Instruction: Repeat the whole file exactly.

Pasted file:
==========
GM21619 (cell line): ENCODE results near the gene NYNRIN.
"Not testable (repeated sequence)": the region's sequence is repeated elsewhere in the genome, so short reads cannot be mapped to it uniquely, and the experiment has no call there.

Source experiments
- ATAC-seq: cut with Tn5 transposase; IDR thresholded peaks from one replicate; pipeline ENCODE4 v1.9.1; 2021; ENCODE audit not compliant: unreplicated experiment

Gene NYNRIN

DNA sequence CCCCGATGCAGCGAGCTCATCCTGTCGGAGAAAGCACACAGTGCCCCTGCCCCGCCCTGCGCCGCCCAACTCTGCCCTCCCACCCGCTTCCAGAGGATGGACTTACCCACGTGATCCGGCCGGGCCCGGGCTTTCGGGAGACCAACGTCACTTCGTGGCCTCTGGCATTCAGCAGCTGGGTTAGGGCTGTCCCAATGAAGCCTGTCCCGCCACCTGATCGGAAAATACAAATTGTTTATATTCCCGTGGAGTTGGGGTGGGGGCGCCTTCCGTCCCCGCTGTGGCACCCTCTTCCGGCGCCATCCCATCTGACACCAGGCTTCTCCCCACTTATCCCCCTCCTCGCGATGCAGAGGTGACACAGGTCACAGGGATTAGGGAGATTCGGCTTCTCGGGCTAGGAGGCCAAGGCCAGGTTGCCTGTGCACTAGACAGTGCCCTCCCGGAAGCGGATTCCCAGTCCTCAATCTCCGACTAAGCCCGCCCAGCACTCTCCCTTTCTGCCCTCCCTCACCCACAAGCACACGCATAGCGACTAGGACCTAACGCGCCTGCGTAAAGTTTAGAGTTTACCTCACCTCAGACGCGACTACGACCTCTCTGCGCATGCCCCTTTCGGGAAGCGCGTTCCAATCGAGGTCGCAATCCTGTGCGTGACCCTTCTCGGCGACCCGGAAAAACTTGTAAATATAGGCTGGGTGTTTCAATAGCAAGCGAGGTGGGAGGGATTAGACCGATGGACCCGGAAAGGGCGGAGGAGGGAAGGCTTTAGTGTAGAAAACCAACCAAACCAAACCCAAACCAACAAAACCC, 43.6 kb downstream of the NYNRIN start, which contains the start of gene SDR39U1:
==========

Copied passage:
GM21619 (cell line): ENCODE results near the gene NYNRIN.
"Not testable (repeated sequence)": the region's sequence is repeated elsewhere in the genome, so short reads cannot be mapped to it uniquely, and the experiment has no call there.

Source experiments
- ATAC-seq: cut with Tn5 transposase; IDR thresholded peaks from one replicate; pipeline ENCODE4 v1.9.1; 2021; ENCODE audit not compliant: unreplicated experiment

Gene NYNRIN

DNA sequence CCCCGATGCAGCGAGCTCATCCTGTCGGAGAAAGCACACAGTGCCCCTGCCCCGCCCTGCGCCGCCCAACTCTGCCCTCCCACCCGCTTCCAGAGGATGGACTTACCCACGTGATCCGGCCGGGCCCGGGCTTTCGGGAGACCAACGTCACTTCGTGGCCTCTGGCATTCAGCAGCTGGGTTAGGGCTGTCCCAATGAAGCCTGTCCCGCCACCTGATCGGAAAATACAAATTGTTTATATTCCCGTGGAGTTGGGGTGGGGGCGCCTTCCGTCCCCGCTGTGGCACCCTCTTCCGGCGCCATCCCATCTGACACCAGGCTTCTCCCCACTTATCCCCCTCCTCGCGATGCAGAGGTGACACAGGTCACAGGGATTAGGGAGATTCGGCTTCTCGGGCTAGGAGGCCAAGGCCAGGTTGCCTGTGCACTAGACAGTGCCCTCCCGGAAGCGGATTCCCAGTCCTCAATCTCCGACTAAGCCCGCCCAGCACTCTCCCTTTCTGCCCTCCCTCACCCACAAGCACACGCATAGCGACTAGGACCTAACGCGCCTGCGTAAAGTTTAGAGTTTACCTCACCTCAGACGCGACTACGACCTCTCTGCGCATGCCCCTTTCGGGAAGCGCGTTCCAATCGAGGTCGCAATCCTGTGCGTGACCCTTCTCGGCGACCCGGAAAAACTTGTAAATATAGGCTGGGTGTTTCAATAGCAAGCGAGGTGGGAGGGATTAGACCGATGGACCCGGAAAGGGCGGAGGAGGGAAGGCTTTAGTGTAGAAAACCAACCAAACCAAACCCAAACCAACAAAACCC, 43.6 kb downstream of the NYNRIN start, which contains the start of gene SDR39U1: